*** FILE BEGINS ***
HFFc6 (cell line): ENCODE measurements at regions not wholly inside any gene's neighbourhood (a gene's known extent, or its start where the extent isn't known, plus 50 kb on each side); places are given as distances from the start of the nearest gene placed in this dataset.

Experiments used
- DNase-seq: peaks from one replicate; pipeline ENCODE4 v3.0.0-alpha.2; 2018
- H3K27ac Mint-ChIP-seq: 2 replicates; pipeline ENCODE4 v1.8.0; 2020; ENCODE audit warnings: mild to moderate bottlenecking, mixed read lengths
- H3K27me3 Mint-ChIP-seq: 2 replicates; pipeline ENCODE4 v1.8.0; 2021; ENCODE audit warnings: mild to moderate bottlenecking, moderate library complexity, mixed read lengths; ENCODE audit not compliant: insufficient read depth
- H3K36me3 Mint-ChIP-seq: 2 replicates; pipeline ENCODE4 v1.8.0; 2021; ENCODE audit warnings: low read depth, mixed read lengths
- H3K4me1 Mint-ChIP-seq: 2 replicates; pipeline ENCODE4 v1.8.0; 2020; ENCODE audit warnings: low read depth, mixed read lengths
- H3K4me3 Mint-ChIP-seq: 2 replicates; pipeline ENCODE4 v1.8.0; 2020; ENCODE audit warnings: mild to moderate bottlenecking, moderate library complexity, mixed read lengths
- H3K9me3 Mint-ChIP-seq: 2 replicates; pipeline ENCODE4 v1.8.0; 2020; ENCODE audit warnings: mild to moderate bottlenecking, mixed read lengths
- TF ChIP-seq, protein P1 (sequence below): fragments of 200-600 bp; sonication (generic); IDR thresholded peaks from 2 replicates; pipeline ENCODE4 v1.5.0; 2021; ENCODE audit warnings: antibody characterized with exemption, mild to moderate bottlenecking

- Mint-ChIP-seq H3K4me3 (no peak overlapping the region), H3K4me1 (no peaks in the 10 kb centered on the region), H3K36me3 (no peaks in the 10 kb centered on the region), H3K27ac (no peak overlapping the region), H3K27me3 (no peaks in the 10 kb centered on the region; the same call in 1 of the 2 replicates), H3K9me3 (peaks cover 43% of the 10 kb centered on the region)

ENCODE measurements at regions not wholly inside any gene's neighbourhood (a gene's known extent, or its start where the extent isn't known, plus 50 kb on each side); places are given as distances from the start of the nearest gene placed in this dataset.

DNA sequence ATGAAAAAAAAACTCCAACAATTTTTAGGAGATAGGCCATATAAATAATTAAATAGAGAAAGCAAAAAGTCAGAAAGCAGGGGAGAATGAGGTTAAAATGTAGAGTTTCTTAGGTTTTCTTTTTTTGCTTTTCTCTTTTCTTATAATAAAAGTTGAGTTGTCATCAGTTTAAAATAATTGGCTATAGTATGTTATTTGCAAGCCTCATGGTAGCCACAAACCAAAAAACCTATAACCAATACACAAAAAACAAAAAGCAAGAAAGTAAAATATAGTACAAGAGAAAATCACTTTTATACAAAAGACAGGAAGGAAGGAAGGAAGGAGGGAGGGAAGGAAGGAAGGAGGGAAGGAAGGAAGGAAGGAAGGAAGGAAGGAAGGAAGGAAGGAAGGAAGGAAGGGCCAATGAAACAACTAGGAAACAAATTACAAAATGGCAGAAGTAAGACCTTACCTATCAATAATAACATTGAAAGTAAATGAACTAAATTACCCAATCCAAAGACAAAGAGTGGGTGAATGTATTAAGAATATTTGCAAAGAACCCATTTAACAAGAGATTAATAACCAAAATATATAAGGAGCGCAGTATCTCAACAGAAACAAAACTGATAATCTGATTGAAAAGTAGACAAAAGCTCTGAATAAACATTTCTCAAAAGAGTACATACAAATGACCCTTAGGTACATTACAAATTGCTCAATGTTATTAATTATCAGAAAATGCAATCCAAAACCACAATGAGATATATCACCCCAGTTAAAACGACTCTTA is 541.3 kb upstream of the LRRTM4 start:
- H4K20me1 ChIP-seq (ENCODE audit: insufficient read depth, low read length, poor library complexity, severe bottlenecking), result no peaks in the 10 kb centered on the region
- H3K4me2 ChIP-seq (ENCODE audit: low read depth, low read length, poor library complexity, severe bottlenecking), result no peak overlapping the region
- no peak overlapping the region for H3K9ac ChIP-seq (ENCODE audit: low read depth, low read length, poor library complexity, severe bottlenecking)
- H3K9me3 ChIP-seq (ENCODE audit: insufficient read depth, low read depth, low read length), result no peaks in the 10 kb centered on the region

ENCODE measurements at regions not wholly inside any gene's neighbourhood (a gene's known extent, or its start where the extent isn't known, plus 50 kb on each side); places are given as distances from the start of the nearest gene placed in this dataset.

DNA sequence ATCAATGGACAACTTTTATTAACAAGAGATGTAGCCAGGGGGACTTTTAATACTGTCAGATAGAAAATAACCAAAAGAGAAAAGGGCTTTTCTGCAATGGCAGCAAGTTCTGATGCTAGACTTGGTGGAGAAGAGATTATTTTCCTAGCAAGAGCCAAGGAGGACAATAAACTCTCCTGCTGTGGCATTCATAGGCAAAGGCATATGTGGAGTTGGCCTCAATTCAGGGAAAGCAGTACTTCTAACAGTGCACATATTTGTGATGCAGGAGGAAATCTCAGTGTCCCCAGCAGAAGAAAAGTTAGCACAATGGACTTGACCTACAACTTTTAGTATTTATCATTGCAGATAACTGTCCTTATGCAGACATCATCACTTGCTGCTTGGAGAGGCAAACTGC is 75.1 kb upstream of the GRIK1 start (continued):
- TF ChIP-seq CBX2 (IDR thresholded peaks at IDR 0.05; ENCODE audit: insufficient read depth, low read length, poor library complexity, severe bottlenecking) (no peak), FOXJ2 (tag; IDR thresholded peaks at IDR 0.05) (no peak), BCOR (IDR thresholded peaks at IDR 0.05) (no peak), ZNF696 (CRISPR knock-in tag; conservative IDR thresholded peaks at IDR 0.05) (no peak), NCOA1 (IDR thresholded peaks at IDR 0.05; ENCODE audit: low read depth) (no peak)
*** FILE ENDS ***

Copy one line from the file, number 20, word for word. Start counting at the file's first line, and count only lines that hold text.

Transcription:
- TF ChIP-seq CBX2 (IDR thresholded peaks at IDR 0.05; ENCODE audit: insufficient read depth, low read length, poor library complexity, severe bottlenecking) (no peak), FOXJ2 (tag; IDR thresholded peaks at IDR 0.05) (no peak), BCOR (IDR thresholded peaks at IDR 0.05) (no peak), ZNF696 (CRISPR knock-in tag; conservative IDR thresholded peaks at IDR 0.05) (no peak), NCOA1 (IDR thresholded peaks at IDR 0.05; ENCODE audit: low read depth) (no peak)